text by Sam Greenhill, Daily Mail
The Duchess of Sussex felt she was ‘unprotected’ by the Royal Family while pregnant with Archie, she said yesterday.
Meghan revealed she was in such a ‘state’ that five of her closest friends resolved to speak out in support. The ‘special sisterhood’ feared so much for her mental health they gave a bombshell interview to the US magazine People, she disclosed.
The duchess made the claims yesterday in documents filed at the High Court in a battle against the Press over a letter she sent to her estranged father, Thomas Markle. It came as Prince Harry apologised for being part of a generation that had not done enough to address racism.
Among extraordinary details in the legal papers:
* Meghan claimed her Windsor wedding in 2018 was a £1billion money-spinner for the UK;
* She admitted two of her friends
were told about her private letter to Mr Markle – but denied authorising them to speak publicly;
* The 38-year-old duchess said in 2018 she was a working royal who did not make money from other sources – but pointed out that several royals were allowed to ‘undertake paid work’, including Princesses Beatrice and Eugenie;
* She unmasked her five ‘inner circle’ friends to the High Court;
* Meghan insisted she had taken ‘great steps’ to ensure her father attended the wedding including booking an LA hotel suite in the run-up;
* She claimed more than a dozen times she did not know her best friends had decided to break the ‘no comment’ rule about her.
Yesterday’s developments raised the stakes in the extraordinary High Court case dubbed ‘Markle vs Markle’, in which Meghan’s 75-year-old estranged father is prepared to give evidence against her.
She is suing the Mail on Sunday – the Daily Mail’s sister newspaper – for publishing extracts from a handwritten letter she sent to Mr Markle in August 2018, three months after he was unable to walk her down the aisle following a heart attack.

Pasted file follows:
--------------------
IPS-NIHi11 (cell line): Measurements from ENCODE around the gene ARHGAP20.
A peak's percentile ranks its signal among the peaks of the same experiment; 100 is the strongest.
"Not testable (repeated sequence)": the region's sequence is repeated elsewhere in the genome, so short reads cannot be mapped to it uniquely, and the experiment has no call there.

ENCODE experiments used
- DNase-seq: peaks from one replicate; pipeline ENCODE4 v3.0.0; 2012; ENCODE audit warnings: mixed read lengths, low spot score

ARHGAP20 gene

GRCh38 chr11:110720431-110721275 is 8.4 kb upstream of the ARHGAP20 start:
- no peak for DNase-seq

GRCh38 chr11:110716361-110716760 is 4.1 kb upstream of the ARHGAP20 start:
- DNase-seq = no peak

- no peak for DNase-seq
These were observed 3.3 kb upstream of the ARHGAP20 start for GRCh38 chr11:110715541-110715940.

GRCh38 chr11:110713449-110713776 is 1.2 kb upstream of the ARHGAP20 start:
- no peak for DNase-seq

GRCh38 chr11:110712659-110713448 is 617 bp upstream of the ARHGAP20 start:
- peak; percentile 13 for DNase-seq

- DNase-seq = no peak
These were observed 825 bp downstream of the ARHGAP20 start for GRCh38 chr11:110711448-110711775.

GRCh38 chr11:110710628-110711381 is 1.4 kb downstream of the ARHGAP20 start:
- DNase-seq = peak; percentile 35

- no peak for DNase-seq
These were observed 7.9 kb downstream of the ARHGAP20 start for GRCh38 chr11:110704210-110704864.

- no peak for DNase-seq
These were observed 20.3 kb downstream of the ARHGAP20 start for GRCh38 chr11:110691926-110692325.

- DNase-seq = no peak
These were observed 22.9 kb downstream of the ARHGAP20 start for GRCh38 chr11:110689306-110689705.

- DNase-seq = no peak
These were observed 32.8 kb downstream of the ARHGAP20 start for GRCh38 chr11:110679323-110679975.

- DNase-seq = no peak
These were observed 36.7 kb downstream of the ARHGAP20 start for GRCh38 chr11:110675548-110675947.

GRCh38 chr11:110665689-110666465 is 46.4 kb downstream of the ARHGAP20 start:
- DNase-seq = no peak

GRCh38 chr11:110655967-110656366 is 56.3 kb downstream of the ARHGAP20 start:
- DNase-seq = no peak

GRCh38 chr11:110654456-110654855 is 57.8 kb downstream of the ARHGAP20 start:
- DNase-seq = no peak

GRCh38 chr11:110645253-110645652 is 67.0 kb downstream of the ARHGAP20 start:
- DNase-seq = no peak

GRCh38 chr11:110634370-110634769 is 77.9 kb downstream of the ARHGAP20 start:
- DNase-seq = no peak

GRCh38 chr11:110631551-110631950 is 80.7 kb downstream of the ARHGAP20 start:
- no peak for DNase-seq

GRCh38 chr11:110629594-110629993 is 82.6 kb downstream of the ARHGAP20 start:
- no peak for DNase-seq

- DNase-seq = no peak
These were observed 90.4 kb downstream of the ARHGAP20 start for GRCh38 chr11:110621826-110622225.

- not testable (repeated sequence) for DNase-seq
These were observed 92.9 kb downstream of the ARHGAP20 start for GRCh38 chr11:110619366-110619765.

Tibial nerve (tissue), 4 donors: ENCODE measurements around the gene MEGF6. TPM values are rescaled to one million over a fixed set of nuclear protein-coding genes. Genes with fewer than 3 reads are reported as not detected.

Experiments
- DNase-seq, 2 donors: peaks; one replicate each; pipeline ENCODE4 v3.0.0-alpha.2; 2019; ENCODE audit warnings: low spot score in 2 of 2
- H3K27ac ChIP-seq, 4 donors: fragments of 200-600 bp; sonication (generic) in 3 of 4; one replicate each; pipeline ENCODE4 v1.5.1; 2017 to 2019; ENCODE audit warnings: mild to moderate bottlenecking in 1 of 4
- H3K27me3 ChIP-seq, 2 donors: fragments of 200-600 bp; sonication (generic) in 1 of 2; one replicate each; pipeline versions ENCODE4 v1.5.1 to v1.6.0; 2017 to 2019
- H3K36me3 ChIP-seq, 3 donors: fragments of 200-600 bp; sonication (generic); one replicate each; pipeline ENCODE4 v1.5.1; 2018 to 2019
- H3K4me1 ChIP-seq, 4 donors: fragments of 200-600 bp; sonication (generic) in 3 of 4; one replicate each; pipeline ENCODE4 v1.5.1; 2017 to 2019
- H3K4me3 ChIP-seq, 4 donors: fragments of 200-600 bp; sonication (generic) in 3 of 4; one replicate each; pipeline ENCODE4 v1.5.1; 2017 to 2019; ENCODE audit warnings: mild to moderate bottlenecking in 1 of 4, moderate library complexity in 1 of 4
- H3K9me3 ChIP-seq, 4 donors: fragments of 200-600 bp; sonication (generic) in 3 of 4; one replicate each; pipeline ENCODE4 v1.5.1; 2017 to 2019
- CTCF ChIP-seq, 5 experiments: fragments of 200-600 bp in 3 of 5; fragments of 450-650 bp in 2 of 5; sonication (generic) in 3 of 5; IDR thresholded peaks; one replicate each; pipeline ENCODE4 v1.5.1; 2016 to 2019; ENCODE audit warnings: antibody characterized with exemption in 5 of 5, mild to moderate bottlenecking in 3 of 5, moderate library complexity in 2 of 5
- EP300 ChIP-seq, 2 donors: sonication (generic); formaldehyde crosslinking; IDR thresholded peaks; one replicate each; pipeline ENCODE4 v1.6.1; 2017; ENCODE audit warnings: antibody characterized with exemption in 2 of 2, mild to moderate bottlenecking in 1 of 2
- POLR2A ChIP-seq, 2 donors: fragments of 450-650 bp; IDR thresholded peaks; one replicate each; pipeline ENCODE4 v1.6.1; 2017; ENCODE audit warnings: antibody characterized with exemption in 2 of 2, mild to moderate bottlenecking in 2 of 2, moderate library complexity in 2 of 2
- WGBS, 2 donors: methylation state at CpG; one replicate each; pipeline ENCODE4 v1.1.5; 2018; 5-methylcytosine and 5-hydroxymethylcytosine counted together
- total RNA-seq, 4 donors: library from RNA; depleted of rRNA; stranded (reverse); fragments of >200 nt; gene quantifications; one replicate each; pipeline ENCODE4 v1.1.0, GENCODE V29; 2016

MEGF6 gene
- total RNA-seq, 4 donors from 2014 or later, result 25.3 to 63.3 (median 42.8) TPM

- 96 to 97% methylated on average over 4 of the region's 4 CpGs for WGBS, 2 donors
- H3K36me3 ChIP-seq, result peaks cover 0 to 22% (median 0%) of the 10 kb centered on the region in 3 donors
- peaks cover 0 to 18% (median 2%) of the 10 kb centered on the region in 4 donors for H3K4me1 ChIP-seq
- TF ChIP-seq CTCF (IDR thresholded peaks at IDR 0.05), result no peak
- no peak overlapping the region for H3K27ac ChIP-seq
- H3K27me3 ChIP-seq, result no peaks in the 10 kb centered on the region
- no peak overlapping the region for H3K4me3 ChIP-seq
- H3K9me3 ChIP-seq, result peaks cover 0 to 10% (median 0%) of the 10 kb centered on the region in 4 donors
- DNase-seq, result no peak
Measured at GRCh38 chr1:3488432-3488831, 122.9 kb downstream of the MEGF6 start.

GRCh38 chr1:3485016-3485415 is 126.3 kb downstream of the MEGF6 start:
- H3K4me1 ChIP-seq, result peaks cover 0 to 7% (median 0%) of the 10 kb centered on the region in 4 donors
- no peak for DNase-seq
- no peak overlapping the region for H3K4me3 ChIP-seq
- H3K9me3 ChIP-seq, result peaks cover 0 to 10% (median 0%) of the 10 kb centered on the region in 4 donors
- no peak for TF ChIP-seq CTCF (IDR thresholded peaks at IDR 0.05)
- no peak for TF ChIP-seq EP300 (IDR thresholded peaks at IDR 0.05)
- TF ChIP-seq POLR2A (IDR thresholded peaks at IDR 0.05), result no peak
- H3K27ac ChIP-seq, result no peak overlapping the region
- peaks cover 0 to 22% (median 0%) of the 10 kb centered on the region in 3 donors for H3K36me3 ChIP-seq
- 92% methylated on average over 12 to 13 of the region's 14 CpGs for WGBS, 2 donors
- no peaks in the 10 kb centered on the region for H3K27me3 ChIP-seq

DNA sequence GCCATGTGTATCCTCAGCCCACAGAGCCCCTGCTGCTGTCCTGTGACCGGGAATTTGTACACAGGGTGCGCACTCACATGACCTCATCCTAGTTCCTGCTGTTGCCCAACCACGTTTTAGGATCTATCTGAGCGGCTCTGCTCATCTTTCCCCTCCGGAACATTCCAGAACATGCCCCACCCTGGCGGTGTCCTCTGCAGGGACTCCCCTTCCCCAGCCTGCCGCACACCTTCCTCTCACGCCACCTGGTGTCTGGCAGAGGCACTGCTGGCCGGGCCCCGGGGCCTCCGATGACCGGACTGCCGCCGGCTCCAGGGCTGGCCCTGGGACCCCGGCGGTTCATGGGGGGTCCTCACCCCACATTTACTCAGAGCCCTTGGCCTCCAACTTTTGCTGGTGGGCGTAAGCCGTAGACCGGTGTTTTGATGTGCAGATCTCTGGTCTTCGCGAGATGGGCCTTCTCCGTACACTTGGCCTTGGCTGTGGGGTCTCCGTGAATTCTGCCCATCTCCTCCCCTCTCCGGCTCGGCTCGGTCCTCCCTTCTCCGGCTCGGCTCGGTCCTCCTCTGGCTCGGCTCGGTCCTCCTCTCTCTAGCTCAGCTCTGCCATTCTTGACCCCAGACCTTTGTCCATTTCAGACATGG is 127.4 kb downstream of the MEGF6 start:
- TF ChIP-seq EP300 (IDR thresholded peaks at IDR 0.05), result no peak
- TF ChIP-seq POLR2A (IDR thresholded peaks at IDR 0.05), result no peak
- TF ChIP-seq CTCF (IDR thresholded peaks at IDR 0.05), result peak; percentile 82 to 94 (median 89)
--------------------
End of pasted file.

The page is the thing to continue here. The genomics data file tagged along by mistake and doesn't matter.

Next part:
The Los Angeles-born former Suits actress claims the letter she sent him was private. The newspaper says Mr Markle revealed it only to correct the false impression that her friends had given about the letter when they gave their interviews to People.
Yesterday, in a document filed at the High Court ahead of a trial, Meghan insisted her friends had spoken to the magazine only because they were worried for her.
She claimed she had been the subject of numerous damaging and distressing articles but that Kensington Palace had mandated she could say nothing but ‘no comment’.
Her legal document stated yesterday: ‘As her friends had never seen her in this state before, they were rightly concerned for her welfare, specifically as she was pregnant, unprotected by the Institution, and prohibited from defending herself.’
At the time – and before they quit as frontline royals in January – Meghan and Harry had a handpicked 15-strong team at Kensington Palace.
The five friends had decided to ‘help’ by giving interviews anonymously to People magazine, which has 35million readers worldwide.
In the bombshell February 2018 interview, the five, who were described by the magazine as ‘a special sisterhood’, lavished praise on Meghan. One of them – identified yesterday by Meghan as ‘Friend A’ – told the world about the letter she had posted to her father in October 2018.
Meghan named her five friends to the High Court in a schedule that was kept secret.